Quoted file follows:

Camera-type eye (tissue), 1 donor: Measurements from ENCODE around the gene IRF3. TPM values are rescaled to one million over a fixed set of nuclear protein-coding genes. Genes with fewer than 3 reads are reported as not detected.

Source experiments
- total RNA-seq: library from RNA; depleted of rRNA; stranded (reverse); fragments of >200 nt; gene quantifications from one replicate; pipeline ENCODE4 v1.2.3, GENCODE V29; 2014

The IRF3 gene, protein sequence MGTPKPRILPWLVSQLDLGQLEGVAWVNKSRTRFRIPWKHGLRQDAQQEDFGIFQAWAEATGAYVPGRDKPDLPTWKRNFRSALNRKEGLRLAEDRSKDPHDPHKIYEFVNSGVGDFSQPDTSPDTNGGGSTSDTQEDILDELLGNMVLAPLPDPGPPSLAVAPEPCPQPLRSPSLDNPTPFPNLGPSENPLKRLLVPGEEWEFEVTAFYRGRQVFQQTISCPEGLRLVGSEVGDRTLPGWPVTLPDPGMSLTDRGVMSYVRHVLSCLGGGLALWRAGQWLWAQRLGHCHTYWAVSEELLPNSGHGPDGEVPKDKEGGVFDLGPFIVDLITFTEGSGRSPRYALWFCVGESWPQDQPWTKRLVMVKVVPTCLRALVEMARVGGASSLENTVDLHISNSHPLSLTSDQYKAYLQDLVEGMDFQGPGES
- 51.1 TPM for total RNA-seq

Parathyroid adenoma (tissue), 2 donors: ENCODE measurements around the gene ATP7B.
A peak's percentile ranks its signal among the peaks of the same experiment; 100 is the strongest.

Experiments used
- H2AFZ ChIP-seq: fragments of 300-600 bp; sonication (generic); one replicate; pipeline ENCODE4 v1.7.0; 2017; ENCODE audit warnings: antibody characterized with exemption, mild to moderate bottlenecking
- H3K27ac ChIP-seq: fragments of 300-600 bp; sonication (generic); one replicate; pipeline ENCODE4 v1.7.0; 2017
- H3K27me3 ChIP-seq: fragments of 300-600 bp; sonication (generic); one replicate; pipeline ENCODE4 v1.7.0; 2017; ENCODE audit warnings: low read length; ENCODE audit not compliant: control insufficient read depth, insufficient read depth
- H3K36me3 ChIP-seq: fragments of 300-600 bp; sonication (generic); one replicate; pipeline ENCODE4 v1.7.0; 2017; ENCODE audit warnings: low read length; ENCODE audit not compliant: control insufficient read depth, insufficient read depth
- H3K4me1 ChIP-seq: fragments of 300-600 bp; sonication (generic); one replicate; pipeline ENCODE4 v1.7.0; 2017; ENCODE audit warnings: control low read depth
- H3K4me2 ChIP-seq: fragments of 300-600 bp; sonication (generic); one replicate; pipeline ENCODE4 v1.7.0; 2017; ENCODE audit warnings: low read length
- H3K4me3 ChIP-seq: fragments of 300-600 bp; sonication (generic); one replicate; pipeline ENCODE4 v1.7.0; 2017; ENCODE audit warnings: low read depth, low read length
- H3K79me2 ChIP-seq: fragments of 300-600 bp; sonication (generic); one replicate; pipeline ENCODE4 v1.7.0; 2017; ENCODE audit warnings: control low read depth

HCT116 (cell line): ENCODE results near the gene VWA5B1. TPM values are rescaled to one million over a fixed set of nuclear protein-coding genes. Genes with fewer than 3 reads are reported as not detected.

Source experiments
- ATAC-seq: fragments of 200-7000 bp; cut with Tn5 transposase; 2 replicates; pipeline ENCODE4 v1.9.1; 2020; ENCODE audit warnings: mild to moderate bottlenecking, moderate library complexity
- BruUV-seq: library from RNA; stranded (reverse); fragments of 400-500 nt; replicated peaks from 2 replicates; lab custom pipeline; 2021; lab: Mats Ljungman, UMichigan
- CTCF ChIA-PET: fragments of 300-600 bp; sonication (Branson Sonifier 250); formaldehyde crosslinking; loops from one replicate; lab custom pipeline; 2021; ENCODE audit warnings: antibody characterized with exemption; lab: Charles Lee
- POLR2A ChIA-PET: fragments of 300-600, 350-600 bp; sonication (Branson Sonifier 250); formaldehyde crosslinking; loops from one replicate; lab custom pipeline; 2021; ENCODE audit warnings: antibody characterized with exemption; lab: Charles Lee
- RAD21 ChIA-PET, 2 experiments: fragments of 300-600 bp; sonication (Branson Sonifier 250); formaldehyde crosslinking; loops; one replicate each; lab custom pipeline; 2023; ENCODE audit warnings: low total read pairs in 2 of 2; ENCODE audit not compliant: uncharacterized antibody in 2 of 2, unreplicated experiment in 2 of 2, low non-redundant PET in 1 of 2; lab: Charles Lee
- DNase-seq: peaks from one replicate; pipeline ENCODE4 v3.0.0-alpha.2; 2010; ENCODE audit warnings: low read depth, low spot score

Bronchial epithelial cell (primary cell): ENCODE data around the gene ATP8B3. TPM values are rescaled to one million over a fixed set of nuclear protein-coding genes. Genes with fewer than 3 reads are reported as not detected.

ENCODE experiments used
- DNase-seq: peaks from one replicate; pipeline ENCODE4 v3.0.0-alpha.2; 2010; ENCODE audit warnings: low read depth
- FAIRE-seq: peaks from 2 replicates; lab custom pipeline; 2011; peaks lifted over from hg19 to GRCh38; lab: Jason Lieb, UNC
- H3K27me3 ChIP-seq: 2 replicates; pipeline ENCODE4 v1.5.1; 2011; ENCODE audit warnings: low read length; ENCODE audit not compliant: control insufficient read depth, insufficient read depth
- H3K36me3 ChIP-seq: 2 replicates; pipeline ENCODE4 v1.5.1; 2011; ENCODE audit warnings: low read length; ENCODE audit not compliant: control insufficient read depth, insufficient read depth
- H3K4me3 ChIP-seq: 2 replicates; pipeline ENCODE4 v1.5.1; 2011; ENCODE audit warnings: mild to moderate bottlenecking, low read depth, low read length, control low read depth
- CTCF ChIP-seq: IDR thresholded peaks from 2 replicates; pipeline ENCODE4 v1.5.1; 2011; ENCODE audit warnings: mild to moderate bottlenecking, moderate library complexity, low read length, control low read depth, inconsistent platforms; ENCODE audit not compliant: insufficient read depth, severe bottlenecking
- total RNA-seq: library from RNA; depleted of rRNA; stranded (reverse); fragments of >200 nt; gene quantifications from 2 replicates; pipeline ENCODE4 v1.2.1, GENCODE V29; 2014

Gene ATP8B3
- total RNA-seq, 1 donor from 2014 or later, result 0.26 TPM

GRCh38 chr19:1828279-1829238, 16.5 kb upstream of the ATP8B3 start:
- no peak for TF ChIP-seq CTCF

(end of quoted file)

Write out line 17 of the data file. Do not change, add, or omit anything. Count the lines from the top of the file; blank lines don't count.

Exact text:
HCT116 (cell line): ENCODE results near the gene VWA5B1. TPM values are rescaled to one million over a fixed set of nuclear protein-coding genes. Genes with fewer than 3 reads are reported as not detected.